Within the first week, Taylor took inventory. He visited every department and met with every employee he could. With a county as large as Madison, covering over 80,000 people, the employee list included roughly 200 people. But Taylor says the time was worth it.

His time spent on the Bluegrass Area Development District board was time well spent too. As a newcomer to governance, he had access to a network of Judge-Executives and to staff professionals willing to share their expertise and advice.

He has put his experience – and theirs – to good use.

“We asked the employees to fill out the pros and the cons of working in their department. We learned so much and it was anonymous,” Taylor says. “It allowed us to see a huge need for Human Resources. In order for employees to work to their fullest potential, they need to be able to trust leadership, and they also need a safe haven to know that they are not going to get retaliation. That was the start of getting better service internally. We were able to then learn more about people.”

In order to build a custom community, Taylor knew that not only did he need to make certain of his materials, he also needed a plan in which to use those materials.

Government is a very fast paced job, but it is also a very slow process. It kills me sometimes. Coming from a real estate and construction background, we moved at a fast pace, we had deadlines. The faster you got things done, most of the time you were more profitable,” he says. “You come in here and it is hurry up and wait, but that is part of the process. But there are processes you follow so that there is proven transparency.”

rtaylor listTaylor’s plan is so transparent he posts it on his office door.

“Facility maintenance, AT&T contract, branding campaign, purchasing inventory clerk, drain program, credit card system, comprehensive plan, fire station cleanup …” Taylor pauses long enough to let the list items sink in. “I can keep going on and on. To sum it up, we want to be as efficient as we possibly can. This is our second group of lists. With our first group of lists, we had 64 items in 30 minutes.”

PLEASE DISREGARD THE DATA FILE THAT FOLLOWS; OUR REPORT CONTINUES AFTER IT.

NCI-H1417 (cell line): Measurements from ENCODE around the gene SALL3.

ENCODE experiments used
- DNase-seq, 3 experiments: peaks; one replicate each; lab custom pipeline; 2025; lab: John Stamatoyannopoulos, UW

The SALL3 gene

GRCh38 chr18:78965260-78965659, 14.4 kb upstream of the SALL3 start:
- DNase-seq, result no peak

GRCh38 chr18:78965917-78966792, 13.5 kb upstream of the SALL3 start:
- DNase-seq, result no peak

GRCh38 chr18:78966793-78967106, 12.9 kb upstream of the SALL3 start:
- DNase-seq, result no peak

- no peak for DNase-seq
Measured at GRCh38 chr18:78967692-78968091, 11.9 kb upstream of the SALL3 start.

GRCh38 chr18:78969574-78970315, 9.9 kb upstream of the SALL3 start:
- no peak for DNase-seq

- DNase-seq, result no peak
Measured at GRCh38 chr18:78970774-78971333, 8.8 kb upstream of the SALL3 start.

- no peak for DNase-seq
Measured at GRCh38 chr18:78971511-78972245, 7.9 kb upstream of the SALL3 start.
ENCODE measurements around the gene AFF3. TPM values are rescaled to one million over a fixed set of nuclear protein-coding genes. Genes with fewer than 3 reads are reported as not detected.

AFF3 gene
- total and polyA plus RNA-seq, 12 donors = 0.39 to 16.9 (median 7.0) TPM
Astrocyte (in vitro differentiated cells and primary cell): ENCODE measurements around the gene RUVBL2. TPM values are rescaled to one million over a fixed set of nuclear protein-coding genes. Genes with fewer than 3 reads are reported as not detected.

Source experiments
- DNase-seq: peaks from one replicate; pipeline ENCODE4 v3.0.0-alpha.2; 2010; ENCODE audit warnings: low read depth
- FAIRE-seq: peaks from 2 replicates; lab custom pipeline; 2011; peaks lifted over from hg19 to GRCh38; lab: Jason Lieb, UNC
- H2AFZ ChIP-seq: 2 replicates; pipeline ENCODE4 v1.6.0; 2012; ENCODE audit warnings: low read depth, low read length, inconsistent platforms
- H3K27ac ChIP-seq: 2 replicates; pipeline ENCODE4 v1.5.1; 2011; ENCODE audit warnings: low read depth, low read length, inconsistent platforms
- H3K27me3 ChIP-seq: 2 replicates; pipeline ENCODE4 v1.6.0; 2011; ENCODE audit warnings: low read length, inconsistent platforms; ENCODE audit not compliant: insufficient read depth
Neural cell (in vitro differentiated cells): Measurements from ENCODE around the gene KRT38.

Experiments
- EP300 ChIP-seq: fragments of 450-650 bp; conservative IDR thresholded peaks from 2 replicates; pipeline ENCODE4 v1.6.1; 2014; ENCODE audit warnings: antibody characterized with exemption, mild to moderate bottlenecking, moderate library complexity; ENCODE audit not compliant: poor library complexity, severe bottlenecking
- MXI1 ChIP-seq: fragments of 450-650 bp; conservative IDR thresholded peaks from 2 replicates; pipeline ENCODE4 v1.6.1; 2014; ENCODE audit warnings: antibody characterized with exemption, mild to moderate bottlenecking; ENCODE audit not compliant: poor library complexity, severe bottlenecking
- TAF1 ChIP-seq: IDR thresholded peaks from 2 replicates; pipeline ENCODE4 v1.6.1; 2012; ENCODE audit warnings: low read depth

Within this first year, Taylor and his team have tackled multiple projects. In addition to a personnel survey, they have reduced the assessed value of all county vehicles by a million dollars, saving taxpayers about $17,000 in premiums. Some vehicles were assessed above their actual value. Some vehicles were still on the list, but were no longer in working order. Some vehicles were no longer even owned by the county.

And they have changed the purchase order process so that all Purchase Orders (POs) are approved before the checks are written and signed.

In fact, Madison County is on track to become the first county to have a paperless audit in Kentucky since all POs are now processed electronically.

Common sense matters

This building process is based on common sense, Taylor says, something that some people questioned because of Taylor’s lack of experience in public service.

“At the end of the day, two plus two still equals four. It’s how you manage, it’s how you hold people accountable,” Taylor explains. “It doesn’t matter if it is a $10,000 job or a $10 million job, you still have to make sure the job is getting done. Rome wasn’t built in a day, but if you want to get re-elected, you have to do it within four years.”

At the end of each of his days, Taylor turns and looks at the progress. A portion of the framework has been leveled over here, the foundation has been shored up over there. The nails and screws are secure and the materials are worthy of a palace. He’s building for his people, for his neighbors, and for the ninth, tenth and elevenths generations of Taylors yet to come. It is his goal to be able to look at the work he has accomplished and be proud of maintaining his honesty and his service to others.

“All you’ve really got in this world is your name,” he says. “I don’t know if I’m a one-termer, or if I am a five-termer, but the decision that we make will be the best for this community and for the guy that’s going to follow me.”

Kristy Robinson Horine is a freelance writer from Paris. She wrote this story for the Bluegrass Area Development District.